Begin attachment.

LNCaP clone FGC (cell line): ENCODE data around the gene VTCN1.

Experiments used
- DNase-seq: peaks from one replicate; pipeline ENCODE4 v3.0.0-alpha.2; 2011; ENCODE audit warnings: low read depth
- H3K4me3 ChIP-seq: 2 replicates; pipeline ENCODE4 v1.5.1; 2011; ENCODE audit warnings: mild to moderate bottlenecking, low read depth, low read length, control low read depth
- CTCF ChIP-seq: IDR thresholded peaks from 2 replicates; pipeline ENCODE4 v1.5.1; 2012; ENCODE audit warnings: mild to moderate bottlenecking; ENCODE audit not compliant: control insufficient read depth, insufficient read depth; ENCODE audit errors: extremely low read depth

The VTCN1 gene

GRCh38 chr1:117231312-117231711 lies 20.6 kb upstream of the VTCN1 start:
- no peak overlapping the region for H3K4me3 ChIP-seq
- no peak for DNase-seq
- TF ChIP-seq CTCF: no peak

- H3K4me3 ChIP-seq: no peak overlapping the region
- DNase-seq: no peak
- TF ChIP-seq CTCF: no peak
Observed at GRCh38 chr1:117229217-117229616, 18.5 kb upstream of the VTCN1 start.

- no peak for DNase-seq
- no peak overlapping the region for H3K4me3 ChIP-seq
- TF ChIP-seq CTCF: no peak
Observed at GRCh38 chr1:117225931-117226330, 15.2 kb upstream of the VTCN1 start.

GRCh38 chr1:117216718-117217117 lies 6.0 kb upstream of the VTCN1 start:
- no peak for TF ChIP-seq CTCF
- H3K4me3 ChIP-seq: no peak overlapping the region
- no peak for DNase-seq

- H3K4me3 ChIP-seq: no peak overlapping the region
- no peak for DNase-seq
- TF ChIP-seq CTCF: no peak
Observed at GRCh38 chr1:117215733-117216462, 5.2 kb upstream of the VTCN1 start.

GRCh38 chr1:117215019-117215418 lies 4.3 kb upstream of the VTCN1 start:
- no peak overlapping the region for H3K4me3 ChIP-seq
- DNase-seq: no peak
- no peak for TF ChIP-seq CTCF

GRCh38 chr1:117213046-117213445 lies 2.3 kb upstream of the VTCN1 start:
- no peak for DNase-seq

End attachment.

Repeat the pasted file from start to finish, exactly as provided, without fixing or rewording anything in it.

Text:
LNCaP clone FGC (cell line): ENCODE data around the gene VTCN1.

Experiments used
- DNase-seq: peaks from one replicate; pipeline ENCODE4 v3.0.0-alpha.2; 2011; ENCODE audit warnings: low read depth
- H3K4me3 ChIP-seq: 2 replicates; pipeline ENCODE4 v1.5.1; 2011; ENCODE audit warnings: mild to moderate bottlenecking, low read depth, low read length, control low read depth
- CTCF ChIP-seq: IDR thresholded peaks from 2 replicates; pipeline ENCODE4 v1.5.1; 2012; ENCODE audit warnings: mild to moderate bottlenecking; ENCODE audit not compliant: control insufficient read depth, insufficient read depth; ENCODE audit errors: extremely low read depth

The VTCN1 gene

GRCh38 chr1:117231312-117231711 lies 20.6 kb upstream of the VTCN1 start:
- no peak overlapping the region for H3K4me3 ChIP-seq
- no peak for DNase-seq
- TF ChIP-seq CTCF: no peak

- H3K4me3 ChIP-seq: no peak overlapping the region
- DNase-seq: no peak
- TF ChIP-seq CTCF: no peak
Observed at GRCh38 chr1:117229217-117229616, 18.5 kb upstream of the VTCN1 start.

- no peak for DNase-seq
- no peak overlapping the region for H3K4me3 ChIP-seq
- TF ChIP-seq CTCF: no peak
Observed at GRCh38 chr1:117225931-117226330, 15.2 kb upstream of the VTCN1 start.

GRCh38 chr1:117216718-117217117 lies 6.0 kb upstream of the VTCN1 start:
- no peak for TF ChIP-seq CTCF
- H3K4me3 ChIP-seq: no peak overlapping the region
- no peak for DNase-seq

- H3K4me3 ChIP-seq: no peak overlapping the region
- no peak for DNase-seq
- TF ChIP-seq CTCF: no peak
Observed at GRCh38 chr1:117215733-117216462, 5.2 kb upstream of the VTCN1 start.

GRCh38 chr1:117215019-117215418 lies 4.3 kb upstream of the VTCN1 start:
- no peak overlapping the region for H3K4me3 ChIP-seq
- DNase-seq: no peak
- no peak for TF ChIP-seq CTCF

GRCh38 chr1:117213046-117213445 lies 2.3 kb upstream of the VTCN1 start:
- no peak for DNase-seq